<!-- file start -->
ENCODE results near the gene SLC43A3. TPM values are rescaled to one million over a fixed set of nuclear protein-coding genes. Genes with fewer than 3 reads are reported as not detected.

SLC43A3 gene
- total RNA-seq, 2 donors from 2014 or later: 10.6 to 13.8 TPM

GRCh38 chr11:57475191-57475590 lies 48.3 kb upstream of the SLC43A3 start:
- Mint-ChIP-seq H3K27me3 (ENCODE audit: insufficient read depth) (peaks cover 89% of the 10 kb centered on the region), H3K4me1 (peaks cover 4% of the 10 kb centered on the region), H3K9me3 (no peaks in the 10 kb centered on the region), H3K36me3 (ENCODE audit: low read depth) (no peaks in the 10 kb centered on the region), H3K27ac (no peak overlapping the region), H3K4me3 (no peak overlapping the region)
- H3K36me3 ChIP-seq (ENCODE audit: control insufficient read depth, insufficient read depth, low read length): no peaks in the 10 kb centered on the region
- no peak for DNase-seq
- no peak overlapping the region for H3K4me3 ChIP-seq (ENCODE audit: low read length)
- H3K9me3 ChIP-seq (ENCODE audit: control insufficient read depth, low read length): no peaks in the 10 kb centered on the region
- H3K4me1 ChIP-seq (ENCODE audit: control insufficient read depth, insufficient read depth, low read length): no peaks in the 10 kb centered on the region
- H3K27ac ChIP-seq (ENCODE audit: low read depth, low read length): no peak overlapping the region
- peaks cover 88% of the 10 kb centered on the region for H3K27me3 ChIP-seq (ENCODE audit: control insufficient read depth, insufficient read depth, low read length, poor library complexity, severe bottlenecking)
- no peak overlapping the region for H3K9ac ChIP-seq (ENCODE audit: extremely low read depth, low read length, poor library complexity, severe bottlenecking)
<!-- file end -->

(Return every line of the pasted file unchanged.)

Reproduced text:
ENCODE results near the gene SLC43A3. TPM values are rescaled to one million over a fixed set of nuclear protein-coding genes. Genes with fewer than 3 reads are reported as not detected.

SLC43A3 gene
- total RNA-seq, 2 donors from 2014 or later: 10.6 to 13.8 TPM

GRCh38 chr11:57475191-57475590 lies 48.3 kb upstream of the SLC43A3 start:
- Mint-ChIP-seq H3K27me3 (ENCODE audit: insufficient read depth) (peaks cover 89% of the 10 kb centered on the region), H3K4me1 (peaks cover 4% of the 10 kb centered on the region), H3K9me3 (no peaks in the 10 kb centered on the region), H3K36me3 (ENCODE audit: low read depth) (no peaks in the 10 kb centered on the region), H3K27ac (no peak overlapping the region), H3K4me3 (no peak overlapping the region)
- H3K36me3 ChIP-seq (ENCODE audit: control insufficient read depth, insufficient read depth, low read length): no peaks in the 10 kb centered on the region
- no peak for DNase-seq
- no peak overlapping the region for H3K4me3 ChIP-seq (ENCODE audit: low read length)
- H3K9me3 ChIP-seq (ENCODE audit: control insufficient read depth, low read length): no peaks in the 10 kb centered on the region
- H3K4me1 ChIP-seq (ENCODE audit: control insufficient read depth, insufficient read depth, low read length): no peaks in the 10 kb centered on the region
- H3K27ac ChIP-seq (ENCODE audit: low read depth, low read length): no peak overlapping the region
- peaks cover 88% of the 10 kb centered on the region for H3K27me3 ChIP-seq (ENCODE audit: control insufficient read depth, insufficient read depth, low read length, poor library complexity, severe bottlenecking)
- no peak overlapping the region for H3K9ac ChIP-seq (ENCODE audit: extremely low read depth, low read length, poor library complexity, severe bottlenecking)